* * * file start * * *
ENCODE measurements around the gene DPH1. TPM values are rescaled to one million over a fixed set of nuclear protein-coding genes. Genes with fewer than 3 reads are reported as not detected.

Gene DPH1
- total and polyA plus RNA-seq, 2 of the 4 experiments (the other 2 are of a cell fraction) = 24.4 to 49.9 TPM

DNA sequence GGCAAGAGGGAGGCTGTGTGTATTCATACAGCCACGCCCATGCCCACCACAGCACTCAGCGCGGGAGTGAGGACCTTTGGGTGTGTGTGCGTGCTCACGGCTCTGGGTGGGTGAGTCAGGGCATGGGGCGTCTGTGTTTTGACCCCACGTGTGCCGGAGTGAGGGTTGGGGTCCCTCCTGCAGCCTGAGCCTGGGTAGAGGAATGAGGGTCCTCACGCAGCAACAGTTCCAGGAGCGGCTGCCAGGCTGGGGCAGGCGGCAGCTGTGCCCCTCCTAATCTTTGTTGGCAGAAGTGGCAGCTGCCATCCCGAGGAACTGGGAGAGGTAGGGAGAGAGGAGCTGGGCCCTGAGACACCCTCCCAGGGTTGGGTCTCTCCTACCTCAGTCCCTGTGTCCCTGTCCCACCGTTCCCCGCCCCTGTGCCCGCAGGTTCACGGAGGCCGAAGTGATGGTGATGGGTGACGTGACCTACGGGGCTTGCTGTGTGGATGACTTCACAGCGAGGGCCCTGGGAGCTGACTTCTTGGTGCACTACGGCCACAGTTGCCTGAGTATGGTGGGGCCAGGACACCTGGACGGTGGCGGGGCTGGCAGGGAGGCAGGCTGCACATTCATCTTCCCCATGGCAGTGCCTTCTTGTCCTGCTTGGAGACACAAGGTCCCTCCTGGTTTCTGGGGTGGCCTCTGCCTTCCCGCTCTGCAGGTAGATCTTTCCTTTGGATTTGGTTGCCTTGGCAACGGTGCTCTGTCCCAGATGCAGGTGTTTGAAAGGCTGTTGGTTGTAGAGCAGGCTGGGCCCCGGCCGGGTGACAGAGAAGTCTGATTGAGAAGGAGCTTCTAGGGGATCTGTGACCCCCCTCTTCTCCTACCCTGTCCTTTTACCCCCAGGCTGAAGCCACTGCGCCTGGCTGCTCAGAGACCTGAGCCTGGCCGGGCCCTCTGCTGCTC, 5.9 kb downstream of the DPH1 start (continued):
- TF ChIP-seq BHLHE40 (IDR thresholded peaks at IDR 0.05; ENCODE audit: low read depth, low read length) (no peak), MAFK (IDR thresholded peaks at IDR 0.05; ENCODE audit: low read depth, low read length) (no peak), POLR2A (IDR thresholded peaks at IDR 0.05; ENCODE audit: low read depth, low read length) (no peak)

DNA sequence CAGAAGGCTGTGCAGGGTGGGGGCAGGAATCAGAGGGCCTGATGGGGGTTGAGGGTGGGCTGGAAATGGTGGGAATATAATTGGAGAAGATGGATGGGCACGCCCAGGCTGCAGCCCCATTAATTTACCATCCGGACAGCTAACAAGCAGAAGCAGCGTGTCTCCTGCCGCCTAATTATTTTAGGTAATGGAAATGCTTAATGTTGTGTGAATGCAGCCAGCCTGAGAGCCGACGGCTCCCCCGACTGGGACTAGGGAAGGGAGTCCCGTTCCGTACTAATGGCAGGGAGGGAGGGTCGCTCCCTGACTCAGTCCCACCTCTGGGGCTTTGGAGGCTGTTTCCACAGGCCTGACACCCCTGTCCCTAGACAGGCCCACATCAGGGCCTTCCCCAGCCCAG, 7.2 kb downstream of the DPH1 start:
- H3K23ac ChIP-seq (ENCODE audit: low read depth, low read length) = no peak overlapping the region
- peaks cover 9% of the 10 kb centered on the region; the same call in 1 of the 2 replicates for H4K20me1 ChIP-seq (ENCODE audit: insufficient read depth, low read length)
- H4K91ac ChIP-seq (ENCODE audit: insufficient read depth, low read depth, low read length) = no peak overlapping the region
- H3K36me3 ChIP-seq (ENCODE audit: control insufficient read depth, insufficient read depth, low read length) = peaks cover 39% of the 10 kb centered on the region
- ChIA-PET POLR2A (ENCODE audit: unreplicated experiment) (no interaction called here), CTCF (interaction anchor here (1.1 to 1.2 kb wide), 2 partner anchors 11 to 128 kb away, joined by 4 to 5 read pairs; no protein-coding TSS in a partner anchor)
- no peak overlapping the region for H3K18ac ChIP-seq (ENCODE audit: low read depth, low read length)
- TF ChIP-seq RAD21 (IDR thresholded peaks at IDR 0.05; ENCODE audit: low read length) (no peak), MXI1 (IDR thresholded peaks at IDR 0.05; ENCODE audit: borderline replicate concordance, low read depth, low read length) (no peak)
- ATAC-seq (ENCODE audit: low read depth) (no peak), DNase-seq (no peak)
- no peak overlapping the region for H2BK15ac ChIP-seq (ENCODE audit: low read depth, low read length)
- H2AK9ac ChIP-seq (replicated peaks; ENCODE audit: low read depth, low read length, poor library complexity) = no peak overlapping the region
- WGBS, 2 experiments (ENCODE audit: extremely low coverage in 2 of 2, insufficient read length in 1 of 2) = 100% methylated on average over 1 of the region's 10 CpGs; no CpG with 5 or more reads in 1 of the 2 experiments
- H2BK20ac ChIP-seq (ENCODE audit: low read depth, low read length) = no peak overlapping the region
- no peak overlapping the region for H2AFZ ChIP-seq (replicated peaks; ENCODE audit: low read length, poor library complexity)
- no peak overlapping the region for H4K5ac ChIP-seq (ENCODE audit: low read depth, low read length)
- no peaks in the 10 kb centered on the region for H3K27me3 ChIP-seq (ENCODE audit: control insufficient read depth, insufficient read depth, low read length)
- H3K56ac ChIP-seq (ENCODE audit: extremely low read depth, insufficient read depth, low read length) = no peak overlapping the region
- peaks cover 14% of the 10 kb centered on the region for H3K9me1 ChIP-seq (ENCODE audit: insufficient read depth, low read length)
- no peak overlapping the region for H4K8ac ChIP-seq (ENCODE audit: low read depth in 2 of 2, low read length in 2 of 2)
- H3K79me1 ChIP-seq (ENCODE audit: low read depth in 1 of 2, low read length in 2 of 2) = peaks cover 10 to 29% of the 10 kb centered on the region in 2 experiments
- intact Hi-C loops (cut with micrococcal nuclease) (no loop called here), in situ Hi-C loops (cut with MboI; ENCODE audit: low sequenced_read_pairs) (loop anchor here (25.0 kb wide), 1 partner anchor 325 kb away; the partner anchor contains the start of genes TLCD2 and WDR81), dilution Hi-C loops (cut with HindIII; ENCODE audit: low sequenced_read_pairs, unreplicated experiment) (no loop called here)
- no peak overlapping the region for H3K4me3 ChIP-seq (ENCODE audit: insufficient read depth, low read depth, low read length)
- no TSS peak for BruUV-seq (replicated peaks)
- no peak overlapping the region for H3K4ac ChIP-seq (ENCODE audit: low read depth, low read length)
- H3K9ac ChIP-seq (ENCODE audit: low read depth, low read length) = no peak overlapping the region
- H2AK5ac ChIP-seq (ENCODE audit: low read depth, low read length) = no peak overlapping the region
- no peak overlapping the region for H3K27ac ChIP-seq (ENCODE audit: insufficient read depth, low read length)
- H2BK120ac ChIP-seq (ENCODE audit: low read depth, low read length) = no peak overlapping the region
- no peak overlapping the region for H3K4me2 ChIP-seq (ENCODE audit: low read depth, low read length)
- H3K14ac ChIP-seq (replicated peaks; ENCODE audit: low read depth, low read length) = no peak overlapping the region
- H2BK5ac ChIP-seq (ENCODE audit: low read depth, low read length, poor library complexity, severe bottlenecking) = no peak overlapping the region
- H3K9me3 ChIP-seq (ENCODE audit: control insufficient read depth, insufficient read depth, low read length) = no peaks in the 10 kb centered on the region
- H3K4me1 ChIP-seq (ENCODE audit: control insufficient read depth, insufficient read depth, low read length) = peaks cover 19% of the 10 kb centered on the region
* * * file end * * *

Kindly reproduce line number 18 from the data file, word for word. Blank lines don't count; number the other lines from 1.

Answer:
- H2BK20ac ChIP-seq (ENCODE audit: low read depth, low read length) = no peak overlapping the region